Liked by 1 person

      1. Annie, I like that, “when the Lord speaks, multiple minds hear.” 🙂 And if we listen, then He connects us! A few of my closest blogging friends moved off the platform and I really missed them. I’ve been a little lonely here, and clinging to FB. It will be nice to invest more time here. There are such dynamic writer’s and giants in the faith with overflowing inspiration (like you!). I’ve been lazy about connecting my FB community to WP. I’ve made it too easy for them not to subscribe. I’m learning. It’s a journey. But God sure has made this decision clear! And I’m glad we’re in it together.

        Liked by 1 person

  6. Annie, It’s funny you should talk about this now. I have been experiencing something similar through television. Even though I am selective about what I watch, there is always a woke, political agenda! It gets so frustrating and depressing! Last night, while sitting with a very sick friend, I watched several episodes of “Little House on the Prarie”. It was so refreshing to watch a wholesome TV show! I had not seen that show in years. The things of this world can become very burdensome and staying immersed in them can be overwhelming. So I get your escape from social media. I will see if an escape from current television will help me deal better with the current state of the world we live in. I’m tired of the woke agenda, the infiltration of the new age, and all the many ways the world has changed just in my lifetime. I support you in your “break”, just don’t stop blogging! Love you, Cindy

    Liked by 3 people

    1. Aw, thanks, Cindy! ❤
      No, I have no intention to quit blogging any time soon. Most of the blogs I follow and most of my followers are coming from a Christian world view, so the hours I spend dialoguing with them (you) tends to reinforce good things. I stopped watching the mainstream news a long time ago. Those messages seem to seep into our days enough without deliberately turning them on. I'm getting back into the habit of walking, which I got out of after our little dog died. I am enjoying the fresh air and sunshine, meeting neighbors, and getting in a lot of prayer at a time when I can't easily doze off. 😉
      Enjoy the rest of your weekend.

      Liked by 1 person

    1. I’m getting off Facebook, not WordPress, Russ, so as for blogging, I’m not going anywhere. (See my response to Cindy.)
      Sounds like you went on a good Lenten fast. I gave up social media for 40 days once, but I didn’t think of it until after Lent. But during that I got a lot done on the book I was writing – more than in the whole year before that.


  7. Relax and enjoy, Annie! I’ve been on a hiatus for a while now for much of the same reasons. And I quit Facebook 2 years ago because I just couldn’t take vitriol anymore. It breaks my heart to see those who call themselves Christians behaving this way and dishonoring Christ and the His people so I had to bow out. Blessings to you, sister. 💕🤗

    Liked by 2 people

    1. I appreciate the sentiment, Oneta, but I’m not taking a break from blogging. Most of the bloggers I follow and most of my followers are coming from a Christian world view, so the hours I spend here on WordPress are actually pretty edifying. I’m just taking a break from the venom on social media. You bloggers are stuck with me for now. 😉


      1. So I’ll be watching for you. I also am on Facebook. It seems to me that the difference is that when we take a stand on some issue on the blog, we have the opportunity to explain our reasons, on FB the points made seem rather harsh because of their shortness. I’ll see you.

        Liked by 1 person

  8. Annie, your wisdom is seeping through to others by sharing your decision. I made the choice, years ago, to be dormant on FB. I’m prone to becoming toxic (in my thoughts) if I spend any time on that platform therefore I don’t. WordPress has been the opposite it’s refreshing and encouraging, and people are genuinely kind. May you be filled to overflowing with peace and joy during this break––blessings.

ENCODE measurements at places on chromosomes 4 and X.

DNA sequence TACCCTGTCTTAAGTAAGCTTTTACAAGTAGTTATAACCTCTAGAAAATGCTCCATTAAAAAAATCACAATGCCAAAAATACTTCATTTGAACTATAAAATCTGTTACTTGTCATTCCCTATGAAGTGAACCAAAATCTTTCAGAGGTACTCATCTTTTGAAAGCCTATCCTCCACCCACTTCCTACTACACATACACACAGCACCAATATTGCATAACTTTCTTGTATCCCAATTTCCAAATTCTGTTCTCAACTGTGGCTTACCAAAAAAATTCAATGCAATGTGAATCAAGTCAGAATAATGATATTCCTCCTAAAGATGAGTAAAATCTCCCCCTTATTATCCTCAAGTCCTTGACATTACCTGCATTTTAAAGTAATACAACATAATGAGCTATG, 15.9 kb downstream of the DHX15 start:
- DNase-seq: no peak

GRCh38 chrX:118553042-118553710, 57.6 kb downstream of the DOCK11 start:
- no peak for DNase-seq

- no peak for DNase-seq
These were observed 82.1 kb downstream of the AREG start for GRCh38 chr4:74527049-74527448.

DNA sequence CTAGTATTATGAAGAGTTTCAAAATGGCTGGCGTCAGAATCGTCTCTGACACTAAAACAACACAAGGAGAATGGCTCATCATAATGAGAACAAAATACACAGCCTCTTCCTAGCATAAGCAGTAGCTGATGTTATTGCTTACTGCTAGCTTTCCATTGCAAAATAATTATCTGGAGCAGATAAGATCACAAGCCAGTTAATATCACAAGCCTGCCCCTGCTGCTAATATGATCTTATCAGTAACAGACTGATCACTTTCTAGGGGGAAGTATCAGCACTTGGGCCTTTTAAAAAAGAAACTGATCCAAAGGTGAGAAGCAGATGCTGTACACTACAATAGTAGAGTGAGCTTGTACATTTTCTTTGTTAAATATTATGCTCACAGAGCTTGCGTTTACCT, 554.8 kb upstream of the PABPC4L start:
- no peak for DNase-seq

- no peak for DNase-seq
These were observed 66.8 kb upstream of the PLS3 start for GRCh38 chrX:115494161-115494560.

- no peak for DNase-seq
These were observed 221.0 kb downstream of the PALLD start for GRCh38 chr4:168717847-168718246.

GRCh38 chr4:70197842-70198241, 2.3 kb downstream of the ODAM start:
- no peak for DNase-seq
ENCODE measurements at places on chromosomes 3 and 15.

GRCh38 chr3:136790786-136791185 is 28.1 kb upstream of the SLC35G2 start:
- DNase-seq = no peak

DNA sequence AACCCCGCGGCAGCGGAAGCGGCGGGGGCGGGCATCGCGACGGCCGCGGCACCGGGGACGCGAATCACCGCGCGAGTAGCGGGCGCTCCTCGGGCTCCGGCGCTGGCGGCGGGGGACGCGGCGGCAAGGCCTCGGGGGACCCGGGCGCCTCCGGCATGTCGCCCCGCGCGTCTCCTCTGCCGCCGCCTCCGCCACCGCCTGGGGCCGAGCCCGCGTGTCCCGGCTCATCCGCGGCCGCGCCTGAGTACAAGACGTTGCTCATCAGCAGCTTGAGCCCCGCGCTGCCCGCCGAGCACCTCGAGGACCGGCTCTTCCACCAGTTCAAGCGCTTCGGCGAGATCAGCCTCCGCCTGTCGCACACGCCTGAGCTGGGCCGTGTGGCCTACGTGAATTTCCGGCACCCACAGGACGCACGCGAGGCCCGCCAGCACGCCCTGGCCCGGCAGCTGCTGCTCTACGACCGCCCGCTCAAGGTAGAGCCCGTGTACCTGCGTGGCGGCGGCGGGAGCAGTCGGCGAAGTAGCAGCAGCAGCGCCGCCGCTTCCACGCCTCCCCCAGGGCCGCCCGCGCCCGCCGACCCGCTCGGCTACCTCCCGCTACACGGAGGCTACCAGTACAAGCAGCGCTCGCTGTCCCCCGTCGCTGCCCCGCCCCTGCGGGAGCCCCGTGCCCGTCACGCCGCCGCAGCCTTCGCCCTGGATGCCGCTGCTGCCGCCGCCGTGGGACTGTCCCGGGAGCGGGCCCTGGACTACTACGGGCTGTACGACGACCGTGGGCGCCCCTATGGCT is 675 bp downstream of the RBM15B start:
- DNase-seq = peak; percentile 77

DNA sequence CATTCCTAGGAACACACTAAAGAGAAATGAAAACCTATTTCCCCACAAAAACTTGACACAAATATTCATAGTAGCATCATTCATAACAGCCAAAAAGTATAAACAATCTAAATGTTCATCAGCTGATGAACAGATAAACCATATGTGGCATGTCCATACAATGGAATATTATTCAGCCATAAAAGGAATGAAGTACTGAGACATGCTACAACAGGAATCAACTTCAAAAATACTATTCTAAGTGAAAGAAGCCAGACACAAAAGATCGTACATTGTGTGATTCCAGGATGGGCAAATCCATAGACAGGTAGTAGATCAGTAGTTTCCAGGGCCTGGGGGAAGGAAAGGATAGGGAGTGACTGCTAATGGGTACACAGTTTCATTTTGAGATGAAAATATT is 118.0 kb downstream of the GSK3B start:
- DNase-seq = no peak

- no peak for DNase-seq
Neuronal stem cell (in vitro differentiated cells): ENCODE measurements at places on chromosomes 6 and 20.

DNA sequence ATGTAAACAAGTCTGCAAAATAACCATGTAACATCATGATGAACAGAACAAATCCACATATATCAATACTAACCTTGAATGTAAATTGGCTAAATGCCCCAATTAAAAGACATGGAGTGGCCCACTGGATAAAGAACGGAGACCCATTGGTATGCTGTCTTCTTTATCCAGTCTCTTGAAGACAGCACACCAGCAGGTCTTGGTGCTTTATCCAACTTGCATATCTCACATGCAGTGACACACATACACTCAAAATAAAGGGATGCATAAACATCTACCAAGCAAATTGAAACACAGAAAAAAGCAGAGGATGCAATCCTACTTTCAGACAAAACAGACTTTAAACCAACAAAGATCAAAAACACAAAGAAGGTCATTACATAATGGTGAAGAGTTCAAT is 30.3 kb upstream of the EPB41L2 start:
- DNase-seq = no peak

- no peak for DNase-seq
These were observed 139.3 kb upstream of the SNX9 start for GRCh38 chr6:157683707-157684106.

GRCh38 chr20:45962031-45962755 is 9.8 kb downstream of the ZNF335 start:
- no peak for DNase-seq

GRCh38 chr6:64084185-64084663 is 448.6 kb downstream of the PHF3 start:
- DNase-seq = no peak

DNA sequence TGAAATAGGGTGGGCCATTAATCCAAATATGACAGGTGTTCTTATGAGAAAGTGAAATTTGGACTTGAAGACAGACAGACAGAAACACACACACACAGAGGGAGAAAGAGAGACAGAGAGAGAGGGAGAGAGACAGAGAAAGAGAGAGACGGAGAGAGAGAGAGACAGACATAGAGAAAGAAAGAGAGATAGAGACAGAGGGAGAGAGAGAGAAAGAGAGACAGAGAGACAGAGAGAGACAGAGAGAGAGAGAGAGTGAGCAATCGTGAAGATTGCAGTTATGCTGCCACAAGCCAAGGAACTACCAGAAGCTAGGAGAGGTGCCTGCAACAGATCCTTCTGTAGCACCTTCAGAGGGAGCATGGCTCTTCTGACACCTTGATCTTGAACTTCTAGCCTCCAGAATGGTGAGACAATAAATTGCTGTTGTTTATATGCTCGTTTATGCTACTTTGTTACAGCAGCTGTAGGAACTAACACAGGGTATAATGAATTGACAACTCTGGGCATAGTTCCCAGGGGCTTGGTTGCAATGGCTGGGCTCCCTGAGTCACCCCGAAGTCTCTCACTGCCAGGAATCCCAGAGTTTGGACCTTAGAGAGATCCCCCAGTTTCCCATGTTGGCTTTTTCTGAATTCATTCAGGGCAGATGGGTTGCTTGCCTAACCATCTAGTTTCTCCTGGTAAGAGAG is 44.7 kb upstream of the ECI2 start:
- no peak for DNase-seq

Liked by 1 person

    1. Thanks, Manette. I haven’t decided whether I’m going to stay off Facebook. I do see some nice things there – my daughter posts sweet pictures of my grandchildren and relates funny stories about the things they say. There are also some Chrisian groups that add something positive. That’s what I want to do – contribute something that blesses people and makes their day better .. so, yeah, I probably will go back. This 40 days is partly to make sure I’m not addicted. So far, it doesn’t look as though I am – no withdrawal symptoms. 😉

      Liked by 2 people

      1. I agree with all you mention about the good that is mixed in. I too like the grandchildren photos. So, I keep my account and don’t login other than to see the precious photos when they share something, fortunately it is very limited (a few times per year). Most would find it strange to get a text like, “Mom, we’re at the hospital. Check FB for the details.” It works for me. I’m logged out unless given a heads up reason to log-in for a family update.

        I don’t struggle with the typical addiction problem. Mine is more trigger related, I become nasty toxic in my thinking downcast, critical, or judgemental of other people or myself. Then the shame and guilt hits me and I disdain myself. The solution has been to stay away from FB and talk with people in person. Today, I went on a picnic with a young mom and her son. Later went to my grandchildren’s spring concert in-person real events. Both were good things without the ugliness in my mind.

        Blessings to you and all others who use the tool of FB for righteousness and good.

        Liked by 1 person

  9. I’m very blessed by those from whom I hear on social media. Rarely does anyone use the platform as a soapbox for venting their opinions and feelings. You are wise to step back from the mayhem, Annie, and your reasons why make perfect sense!

    Liked by 1 person

    1. I have seen a lot of positive things, too, Nancy, and I try to add something positive, which is why I am probably not signing off permanently. I admit it’s also partly because of my addictive nature that I need to refrain – for the self-discipline of it.

      Liked by 1 person

  10. Bless you. Jesus often withdrew from the crowds to rest and pray. Entering into his rest and presence adds renewed energy and life for the work ahead. There are times when it is sensible to switch off the distractions and listen in stillness. Bless you. 🙏🏾

    Liked by 1 person